---Chemical engineering 777 921 964 4.67%
---Civil engineering 650 865 865 0.00%
---Electrical engineering 1,595 2,409 2,299 -4.57%
---Industrial/manufacturing engineering 229 280 281 0.36%
---Materials/metallurgical engineering 565 679 665 -2.06%
---Mechanical engineering 1,022 1,128 1,139 0.98%
-----Other engineering 843 1,195 1,384 15.82%
Non-science and engineering 15,364 16,312 15,975 -2.07%
-Education 6,569 6,444 6,578 2.08%
---Education administration 2,066 2,159 2,248 4.12%
---Education research 2,584 2,667 2,649 -0.67%
---Teacher education 342 298 274 -8.05%
---Teaching fields 954 879 909 3.41%
---Other education 623 441 498 12.93%
-Health 1,499 2,129 2,094 -1.64%
-Humanities 5,275 4,997 4,641 -7.12%
---English literature 1,600 1,357 1,421 4.72%
---Foreign languages and literature 643 608 627 3.13%
---History 946 889 921 3.60%
---Religion/theology 485 473 549 16.07%
---Other humanities 1,601 1,670 1,123 -32.75%
-Professional fields 2,021 2,742 2,662 -2.92%
---Business management/administration 1,177 1,506 1,437 -4.58%
---Communication 407 591 587 -0.68%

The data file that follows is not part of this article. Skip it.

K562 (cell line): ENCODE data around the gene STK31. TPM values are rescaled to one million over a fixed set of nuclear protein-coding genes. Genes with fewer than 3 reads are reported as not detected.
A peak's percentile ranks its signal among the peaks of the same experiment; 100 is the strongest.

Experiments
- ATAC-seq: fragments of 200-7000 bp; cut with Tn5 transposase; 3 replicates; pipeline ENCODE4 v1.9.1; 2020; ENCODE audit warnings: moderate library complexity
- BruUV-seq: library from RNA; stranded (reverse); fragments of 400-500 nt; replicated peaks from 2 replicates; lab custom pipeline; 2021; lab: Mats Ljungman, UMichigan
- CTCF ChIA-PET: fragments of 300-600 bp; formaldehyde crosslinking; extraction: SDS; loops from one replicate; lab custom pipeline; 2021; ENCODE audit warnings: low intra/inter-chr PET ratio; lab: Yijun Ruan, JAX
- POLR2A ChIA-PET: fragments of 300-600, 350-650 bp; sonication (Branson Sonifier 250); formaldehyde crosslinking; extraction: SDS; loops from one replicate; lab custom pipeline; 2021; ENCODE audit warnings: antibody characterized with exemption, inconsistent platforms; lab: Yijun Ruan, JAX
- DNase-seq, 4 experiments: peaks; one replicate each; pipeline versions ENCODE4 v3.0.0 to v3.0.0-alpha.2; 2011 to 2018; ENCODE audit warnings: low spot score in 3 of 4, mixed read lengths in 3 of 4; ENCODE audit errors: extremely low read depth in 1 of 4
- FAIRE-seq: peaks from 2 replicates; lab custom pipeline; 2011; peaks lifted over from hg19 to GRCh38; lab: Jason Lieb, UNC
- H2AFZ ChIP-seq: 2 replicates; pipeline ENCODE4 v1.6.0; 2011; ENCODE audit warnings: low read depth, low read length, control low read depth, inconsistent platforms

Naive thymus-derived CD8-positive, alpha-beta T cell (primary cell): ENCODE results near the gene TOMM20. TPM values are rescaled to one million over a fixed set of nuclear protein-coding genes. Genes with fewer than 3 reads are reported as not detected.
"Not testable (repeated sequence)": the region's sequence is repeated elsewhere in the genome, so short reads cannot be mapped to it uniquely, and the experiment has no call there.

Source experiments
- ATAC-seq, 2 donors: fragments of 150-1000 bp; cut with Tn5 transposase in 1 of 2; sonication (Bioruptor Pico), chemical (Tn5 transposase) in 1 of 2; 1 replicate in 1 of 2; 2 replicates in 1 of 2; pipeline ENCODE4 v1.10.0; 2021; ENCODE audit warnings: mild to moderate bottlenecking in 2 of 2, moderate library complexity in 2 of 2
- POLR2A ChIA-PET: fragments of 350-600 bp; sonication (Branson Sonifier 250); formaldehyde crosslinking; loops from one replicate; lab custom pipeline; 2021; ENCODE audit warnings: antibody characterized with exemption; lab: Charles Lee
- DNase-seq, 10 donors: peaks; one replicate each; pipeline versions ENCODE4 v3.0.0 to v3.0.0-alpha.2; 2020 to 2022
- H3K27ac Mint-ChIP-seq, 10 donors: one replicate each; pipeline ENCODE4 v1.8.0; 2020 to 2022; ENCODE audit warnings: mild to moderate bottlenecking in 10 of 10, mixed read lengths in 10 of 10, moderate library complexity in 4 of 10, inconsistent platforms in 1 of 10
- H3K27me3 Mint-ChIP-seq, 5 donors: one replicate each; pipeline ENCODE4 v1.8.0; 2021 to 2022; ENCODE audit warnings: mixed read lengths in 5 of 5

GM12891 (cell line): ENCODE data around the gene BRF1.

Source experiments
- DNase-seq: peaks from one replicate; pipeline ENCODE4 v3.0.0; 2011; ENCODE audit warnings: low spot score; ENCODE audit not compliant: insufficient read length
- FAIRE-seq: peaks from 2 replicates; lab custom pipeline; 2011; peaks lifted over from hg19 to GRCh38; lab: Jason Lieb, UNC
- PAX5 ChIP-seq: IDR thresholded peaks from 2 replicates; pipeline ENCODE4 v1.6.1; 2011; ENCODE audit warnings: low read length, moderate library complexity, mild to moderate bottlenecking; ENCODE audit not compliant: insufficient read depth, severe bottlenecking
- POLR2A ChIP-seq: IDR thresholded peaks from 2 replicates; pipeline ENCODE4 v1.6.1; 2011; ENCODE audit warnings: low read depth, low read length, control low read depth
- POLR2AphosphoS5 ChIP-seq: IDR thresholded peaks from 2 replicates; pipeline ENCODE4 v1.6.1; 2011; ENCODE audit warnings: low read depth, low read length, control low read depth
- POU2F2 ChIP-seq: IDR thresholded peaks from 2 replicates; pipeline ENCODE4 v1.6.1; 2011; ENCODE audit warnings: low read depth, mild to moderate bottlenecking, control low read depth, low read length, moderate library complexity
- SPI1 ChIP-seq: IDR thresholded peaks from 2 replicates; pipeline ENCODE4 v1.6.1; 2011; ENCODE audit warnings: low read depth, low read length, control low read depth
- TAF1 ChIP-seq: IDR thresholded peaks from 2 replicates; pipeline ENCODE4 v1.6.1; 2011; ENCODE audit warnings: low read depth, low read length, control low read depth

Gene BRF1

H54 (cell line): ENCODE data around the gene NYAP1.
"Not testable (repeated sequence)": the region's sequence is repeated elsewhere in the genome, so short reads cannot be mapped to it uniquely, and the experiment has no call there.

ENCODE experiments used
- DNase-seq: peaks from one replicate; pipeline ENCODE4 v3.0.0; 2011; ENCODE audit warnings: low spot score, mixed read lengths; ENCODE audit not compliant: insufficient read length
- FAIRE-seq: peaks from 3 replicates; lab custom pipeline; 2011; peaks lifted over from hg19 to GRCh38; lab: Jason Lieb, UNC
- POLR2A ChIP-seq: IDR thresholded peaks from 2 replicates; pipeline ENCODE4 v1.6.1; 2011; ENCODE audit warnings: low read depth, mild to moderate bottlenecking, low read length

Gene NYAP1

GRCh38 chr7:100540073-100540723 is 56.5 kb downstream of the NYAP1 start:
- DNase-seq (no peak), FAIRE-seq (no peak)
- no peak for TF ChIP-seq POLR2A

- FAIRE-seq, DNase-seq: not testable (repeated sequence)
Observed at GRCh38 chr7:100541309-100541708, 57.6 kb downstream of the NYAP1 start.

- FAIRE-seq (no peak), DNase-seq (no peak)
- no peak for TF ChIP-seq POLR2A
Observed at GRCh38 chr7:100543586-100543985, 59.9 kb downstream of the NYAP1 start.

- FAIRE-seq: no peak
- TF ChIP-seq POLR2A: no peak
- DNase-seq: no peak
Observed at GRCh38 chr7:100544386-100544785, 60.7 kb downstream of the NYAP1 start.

---Other professional fields 433 624 638 2.24%
-Unknown 4 21 0 -100.00%

Source: Survey of Earned Doctorates

***

The demographics of doctorate earners remains of intense interest not just to graduate deans and provosts concerned about the ethnic diversity of the future professoriate, but to policy makers interested in ensuring that the products of American research universities stay in the U.S. to bolster the economy.

On those fronts, too, the 2008 data are mixed. Women accounted for more of the increase in science and engineering doctorates than did men (by a 699 to 337 margin), and the number of temporary visa holders who received doctorates grew only slightly, by 0.7 percent. The number of doctoral recipients in science engineering fields increased for all races except for American Indians/Native Alaskans.

Characteristic 2007 2008
All doctorate recipients 48,112 48,802
Science and engineering doctorates 31,768 32,804
--Male 19,508 19,845
--Female 12,260 12,959
     
--U.S. citizen or permanent resident 17,132 18,317
----American Indian/Alaska Native 81 60
----Asian 1,686 1,907
----Black 789 824
----Hispanic 929 1,082
----White 13,140 13,894
----Multiple-race 319 326
----Other 188 224
--Temporary visa holders 12,333 12,613
     
Non-science and engineering doctorates 16,292 15,963
--Male 6,668 6,426
--Female 9,624 9,537
     
--U.S. citizen or permanent resident 12,099 12,217
----American Indian/Alaska Native 62 63
----Asian 644 636
----Black 1,167 1,206
----Hispanic 721 683
----White 9,201 9,314
----Multiple-race 189 194
----Other 115 121
--Temporary visa holders 2,794 2,633

And far greater proportions of doctorate recipients who hold temporary visas said their "postgraduation commitments" would keep them either working or training in the United States in 2008 than was true five years earlier, the NSF report found.